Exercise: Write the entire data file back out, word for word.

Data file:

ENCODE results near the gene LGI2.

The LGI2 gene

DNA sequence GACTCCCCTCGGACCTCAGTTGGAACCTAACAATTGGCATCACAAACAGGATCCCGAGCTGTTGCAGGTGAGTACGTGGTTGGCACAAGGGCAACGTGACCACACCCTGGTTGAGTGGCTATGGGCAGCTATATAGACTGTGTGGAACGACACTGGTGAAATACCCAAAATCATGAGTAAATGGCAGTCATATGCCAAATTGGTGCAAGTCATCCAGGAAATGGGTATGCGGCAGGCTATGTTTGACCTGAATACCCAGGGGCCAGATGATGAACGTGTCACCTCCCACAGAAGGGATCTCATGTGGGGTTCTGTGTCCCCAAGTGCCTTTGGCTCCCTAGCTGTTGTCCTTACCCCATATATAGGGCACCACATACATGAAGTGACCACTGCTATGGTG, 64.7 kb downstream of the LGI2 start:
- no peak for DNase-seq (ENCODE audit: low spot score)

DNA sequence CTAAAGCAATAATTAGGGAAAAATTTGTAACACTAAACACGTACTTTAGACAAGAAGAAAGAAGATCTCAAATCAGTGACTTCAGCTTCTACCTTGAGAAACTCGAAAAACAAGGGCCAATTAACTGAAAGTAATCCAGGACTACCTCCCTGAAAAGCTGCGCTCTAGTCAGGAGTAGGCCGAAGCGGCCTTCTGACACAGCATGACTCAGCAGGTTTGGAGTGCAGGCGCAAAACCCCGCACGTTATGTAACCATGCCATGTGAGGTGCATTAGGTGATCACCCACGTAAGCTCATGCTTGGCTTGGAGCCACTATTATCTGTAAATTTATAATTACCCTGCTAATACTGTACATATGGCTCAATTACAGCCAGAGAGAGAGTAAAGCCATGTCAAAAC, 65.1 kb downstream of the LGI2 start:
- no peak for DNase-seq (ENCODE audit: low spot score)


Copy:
ENCODE results near the gene LGI2.

The LGI2 gene

DNA sequence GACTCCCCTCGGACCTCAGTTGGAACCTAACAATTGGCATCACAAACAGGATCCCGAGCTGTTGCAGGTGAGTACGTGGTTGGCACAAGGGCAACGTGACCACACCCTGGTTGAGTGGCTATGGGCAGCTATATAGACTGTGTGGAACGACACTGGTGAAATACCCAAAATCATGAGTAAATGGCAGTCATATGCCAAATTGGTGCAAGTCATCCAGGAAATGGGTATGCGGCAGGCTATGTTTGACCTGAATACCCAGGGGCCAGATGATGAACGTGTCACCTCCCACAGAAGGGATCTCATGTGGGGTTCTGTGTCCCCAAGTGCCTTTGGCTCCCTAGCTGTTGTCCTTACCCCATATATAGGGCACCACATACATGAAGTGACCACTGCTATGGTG, 64.7 kb downstream of the LGI2 start:
- no peak for DNase-seq (ENCODE audit: low spot score)

DNA sequence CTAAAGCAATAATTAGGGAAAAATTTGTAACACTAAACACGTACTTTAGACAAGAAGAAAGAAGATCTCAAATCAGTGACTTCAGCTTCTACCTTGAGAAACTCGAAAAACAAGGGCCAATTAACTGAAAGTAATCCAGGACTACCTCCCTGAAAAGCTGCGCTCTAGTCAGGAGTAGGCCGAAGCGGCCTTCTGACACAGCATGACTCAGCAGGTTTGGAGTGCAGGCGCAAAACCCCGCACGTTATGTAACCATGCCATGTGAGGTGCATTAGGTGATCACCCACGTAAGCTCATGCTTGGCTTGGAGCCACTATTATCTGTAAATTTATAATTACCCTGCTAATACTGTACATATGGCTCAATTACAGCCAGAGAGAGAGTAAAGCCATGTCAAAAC, 65.1 kb downstream of the LGI2 start:
- no peak for DNase-seq (ENCODE audit: low spot score)